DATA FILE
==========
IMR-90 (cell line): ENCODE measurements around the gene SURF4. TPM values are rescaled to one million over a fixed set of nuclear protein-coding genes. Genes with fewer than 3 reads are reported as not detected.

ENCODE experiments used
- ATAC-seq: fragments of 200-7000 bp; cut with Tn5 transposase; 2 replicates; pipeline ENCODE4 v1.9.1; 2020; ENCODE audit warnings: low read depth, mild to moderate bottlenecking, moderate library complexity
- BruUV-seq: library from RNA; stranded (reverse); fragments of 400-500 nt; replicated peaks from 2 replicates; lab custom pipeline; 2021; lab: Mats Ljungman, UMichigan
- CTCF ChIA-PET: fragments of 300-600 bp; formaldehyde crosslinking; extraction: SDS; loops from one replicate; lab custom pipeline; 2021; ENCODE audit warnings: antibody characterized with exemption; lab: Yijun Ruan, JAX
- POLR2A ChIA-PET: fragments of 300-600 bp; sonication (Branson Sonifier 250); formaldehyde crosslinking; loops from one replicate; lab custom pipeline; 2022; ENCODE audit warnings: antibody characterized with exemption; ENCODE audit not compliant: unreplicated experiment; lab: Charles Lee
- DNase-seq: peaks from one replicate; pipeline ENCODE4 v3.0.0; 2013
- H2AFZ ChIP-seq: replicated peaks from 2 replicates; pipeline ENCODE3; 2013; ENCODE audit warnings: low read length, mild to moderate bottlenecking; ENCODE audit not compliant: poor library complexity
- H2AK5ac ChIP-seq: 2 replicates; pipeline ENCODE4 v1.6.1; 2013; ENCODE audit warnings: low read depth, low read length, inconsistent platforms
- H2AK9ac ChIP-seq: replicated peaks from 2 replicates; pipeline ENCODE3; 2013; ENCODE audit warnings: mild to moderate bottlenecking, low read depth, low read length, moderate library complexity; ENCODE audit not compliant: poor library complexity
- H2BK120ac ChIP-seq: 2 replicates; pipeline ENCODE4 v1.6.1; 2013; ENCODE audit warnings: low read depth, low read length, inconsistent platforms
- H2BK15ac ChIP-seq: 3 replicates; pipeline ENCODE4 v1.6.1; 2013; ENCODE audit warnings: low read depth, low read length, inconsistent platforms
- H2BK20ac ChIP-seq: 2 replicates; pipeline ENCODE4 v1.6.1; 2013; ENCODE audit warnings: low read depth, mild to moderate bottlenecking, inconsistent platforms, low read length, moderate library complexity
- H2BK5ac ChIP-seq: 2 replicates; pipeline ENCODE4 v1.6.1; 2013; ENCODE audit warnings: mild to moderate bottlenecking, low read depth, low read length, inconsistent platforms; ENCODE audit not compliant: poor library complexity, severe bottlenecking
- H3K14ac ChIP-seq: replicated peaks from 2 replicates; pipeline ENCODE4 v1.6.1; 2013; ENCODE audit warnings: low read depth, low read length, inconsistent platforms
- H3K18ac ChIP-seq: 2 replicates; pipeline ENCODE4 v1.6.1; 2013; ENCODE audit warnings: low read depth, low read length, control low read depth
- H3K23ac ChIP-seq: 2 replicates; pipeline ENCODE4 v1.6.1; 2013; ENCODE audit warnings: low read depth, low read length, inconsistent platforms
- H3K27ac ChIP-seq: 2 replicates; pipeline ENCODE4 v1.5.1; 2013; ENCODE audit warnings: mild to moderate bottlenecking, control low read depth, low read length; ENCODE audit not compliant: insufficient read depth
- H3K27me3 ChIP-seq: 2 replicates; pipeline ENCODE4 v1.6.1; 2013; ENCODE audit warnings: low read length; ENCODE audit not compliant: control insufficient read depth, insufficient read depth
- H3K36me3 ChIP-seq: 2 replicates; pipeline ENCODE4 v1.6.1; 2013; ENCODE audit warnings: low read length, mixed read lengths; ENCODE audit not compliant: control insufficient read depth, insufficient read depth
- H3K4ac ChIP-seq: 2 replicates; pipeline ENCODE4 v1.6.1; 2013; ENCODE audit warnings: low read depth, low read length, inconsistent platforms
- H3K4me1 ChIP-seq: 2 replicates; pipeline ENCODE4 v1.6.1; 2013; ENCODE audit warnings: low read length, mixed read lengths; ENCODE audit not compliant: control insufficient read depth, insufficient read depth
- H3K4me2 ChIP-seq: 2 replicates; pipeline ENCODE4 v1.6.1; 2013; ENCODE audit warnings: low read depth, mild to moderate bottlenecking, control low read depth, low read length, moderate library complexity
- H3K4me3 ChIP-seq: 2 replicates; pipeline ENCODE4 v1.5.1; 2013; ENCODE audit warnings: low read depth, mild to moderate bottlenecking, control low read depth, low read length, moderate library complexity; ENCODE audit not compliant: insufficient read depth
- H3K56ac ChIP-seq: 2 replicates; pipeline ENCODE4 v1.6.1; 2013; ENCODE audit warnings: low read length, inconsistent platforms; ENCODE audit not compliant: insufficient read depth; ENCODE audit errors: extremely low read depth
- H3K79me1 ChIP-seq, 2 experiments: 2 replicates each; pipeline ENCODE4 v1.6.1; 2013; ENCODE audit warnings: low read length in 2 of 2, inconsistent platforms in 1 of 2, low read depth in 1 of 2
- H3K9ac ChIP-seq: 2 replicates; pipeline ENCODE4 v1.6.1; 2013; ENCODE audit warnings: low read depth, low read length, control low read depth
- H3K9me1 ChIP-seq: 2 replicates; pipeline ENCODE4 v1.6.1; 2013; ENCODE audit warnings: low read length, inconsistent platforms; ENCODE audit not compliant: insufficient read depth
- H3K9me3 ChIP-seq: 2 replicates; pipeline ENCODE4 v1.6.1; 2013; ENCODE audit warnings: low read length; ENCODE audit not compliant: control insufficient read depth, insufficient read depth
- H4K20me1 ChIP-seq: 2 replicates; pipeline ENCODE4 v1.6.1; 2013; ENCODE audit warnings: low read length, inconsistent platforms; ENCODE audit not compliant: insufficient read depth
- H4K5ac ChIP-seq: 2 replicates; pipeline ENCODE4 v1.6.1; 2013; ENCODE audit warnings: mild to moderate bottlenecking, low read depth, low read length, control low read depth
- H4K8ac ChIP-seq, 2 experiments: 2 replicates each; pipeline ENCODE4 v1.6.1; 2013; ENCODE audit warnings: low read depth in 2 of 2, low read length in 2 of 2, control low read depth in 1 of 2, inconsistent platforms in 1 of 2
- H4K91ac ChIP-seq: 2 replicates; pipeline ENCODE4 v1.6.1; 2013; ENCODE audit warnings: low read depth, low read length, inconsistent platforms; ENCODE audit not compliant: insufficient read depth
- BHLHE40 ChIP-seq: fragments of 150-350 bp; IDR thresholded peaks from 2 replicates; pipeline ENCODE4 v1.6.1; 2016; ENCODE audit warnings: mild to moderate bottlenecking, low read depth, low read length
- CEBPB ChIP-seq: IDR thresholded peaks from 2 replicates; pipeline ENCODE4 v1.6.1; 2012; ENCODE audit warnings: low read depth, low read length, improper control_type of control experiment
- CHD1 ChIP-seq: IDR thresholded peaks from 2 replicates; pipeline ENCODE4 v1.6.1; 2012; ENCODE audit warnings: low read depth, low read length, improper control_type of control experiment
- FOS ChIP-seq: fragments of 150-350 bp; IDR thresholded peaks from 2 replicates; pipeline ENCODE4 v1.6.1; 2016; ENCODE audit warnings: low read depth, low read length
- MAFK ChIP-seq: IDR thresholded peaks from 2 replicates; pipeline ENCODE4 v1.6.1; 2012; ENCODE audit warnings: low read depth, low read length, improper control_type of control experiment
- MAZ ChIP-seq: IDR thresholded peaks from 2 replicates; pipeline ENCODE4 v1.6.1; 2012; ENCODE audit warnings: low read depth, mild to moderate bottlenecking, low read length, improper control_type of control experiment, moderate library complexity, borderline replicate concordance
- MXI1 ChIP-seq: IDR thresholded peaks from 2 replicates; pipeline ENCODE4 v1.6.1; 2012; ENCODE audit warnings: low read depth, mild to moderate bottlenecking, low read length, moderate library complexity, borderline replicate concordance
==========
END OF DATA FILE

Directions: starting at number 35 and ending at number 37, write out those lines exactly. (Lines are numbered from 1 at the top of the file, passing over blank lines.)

- CEBPB ChIP-seq: IDR thresholded peaks from 2 replicates; pipeline ENCODE4 v1.6.1; 2012; ENCODE audit warnings: low read depth, low read length, improper control_type of control experiment
- CHD1 ChIP-seq: IDR thresholded peaks from 2 replicates; pipeline ENCODE4 v1.6.1; 2012; ENCODE audit warnings: low read depth, low read length, improper control_type of control experiment
- FOS ChIP-seq: fragments of 150-350 bp; IDR thresholded peaks from 2 replicates; pipeline ENCODE4 v1.6.1; 2016; ENCODE audit warnings: low read depth, low read length